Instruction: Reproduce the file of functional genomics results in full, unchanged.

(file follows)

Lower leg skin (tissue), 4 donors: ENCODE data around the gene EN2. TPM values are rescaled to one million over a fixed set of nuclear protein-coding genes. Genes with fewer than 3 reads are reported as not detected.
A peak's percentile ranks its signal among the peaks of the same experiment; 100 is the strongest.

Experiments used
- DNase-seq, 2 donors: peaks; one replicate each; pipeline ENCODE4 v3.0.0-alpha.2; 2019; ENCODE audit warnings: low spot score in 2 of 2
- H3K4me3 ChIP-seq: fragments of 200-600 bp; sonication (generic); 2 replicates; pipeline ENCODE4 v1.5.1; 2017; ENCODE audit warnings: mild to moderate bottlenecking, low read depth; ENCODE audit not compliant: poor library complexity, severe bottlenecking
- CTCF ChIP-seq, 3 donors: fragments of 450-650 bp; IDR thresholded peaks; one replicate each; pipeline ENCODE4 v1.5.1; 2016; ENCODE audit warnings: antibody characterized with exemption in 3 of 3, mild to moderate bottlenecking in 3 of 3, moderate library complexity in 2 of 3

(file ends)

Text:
Lower leg skin (tissue), 4 donors: ENCODE data around the gene EN2. TPM values are rescaled to one million over a fixed set of nuclear protein-coding genes. Genes with fewer than 3 reads are reported as not detected.
A peak's percentile ranks its signal among the peaks of the same experiment; 100 is the strongest.

Experiments used
- DNase-seq, 2 donors: peaks; one replicate each; pipeline ENCODE4 v3.0.0-alpha.2; 2019; ENCODE audit warnings: low spot score in 2 of 2
- H3K4me3 ChIP-seq: fragments of 200-600 bp; sonication (generic); 2 replicates; pipeline ENCODE4 v1.5.1; 2017; ENCODE audit warnings: mild to moderate bottlenecking, low read depth; ENCODE audit not compliant: poor library complexity, severe bottlenecking
- CTCF ChIP-seq, 3 donors: fragments of 450-650 bp; IDR thresholded peaks; one replicate each; pipeline ENCODE4 v1.5.1; 2016; ENCODE audit warnings: antibody characterized with exemption in 3 of 3, mild to moderate bottlenecking in 3 of 3, moderate library complexity in 2 of 3